As I read through the five days, I saw how John experienced the highs and lows of ministry life . . . with lots of waiting in-between.

Baptizing Jesus, “I felt the Holy Spirit as never before; I heard God speak as powerfully as one could imagine. In that one moment, I knew who I was and why my life mattered. The great words my father had spoken over me in the womb all those years ago became words of life and freedom, rather than a heavy yoke. My soul was electrified.” (Day three)

Having such a powerful encounter, John thought the waiting would be over. He also took a ministry risk (attacking Herod) that landed him in prison. (Day three)

This is the line from this section that stays with me:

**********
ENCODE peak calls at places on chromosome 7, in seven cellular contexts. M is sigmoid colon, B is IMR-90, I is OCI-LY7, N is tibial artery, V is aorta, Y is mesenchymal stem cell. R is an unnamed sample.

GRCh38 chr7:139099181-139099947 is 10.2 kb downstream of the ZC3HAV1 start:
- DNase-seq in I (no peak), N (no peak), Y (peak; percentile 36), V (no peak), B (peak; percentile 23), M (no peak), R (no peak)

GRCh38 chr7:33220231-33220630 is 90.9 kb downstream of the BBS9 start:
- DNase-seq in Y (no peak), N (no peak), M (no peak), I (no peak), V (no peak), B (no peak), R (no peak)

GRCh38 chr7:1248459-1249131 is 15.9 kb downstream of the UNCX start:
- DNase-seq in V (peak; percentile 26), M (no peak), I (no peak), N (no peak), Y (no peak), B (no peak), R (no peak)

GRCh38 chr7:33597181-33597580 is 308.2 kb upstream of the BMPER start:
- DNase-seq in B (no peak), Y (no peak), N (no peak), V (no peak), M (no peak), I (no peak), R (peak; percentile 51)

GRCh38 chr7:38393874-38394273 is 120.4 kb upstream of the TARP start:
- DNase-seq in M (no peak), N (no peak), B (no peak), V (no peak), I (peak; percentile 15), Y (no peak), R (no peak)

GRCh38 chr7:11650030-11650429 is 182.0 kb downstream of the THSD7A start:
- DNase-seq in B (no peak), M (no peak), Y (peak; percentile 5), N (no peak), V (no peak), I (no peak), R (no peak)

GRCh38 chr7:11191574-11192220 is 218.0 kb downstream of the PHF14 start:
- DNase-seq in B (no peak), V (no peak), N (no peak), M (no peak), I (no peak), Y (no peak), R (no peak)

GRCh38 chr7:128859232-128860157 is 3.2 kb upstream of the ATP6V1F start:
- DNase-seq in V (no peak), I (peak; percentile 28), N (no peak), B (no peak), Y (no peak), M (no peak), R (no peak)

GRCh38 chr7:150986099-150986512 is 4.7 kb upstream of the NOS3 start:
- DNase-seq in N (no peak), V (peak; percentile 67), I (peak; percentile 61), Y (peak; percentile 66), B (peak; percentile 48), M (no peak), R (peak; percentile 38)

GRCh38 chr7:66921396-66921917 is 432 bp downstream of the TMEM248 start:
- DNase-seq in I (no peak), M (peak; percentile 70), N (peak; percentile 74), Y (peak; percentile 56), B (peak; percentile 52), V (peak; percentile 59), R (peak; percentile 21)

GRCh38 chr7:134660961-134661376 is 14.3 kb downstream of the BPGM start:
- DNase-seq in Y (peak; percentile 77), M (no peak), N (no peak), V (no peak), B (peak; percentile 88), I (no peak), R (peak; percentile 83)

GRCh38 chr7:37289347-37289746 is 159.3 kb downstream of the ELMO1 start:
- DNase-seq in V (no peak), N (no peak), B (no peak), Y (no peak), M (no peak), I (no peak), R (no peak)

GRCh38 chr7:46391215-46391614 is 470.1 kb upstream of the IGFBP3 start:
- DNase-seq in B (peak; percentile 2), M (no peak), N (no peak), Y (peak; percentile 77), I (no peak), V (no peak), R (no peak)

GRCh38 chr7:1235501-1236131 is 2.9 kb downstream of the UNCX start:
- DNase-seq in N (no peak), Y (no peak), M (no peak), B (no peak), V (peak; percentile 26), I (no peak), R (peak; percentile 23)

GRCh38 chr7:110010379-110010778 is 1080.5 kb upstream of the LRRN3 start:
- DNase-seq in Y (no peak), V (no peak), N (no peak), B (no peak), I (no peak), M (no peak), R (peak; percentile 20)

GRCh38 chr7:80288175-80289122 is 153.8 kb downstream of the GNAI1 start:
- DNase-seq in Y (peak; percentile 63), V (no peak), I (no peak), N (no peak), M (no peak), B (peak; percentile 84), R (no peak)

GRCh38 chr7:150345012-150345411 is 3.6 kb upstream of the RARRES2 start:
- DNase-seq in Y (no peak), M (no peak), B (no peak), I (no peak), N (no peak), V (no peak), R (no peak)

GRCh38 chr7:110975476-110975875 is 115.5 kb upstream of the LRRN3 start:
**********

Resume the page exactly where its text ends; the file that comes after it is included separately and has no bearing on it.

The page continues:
“And still there was no word from the Messiah. I replayed the memories in my head again and again, with the questions increasing each time. I had always been so sure of everything—but what if, for this crucial issue, I had made a mistake? That was the big question plaguing me: what if Jesus wasn’t the one? What if all my life, my preparation and prayer, had been a colossal mistake, and I had directed people’s attention to the wrong person? Doubt metastasized  throughout my being.” (Day three)

Day four is the agonizing scene where John is in prison and breaks down and asks Jesus if he is the messiah. John is having a crisis of faith. This is not completely unfamiliar to us; I love this interview with Caitlin where were discuss Experiencing a Faith Crisis On the Field {an interview}.

“He answered me: not in facts, but with Scripture and the images of my life.” (Day four)

“After all my determination to be different, I had been just the same as my hordes of disappointed disciples who had wanted me to be their savior. After all my years of preparing people for the Messiah, I had undermined my whole purpose.”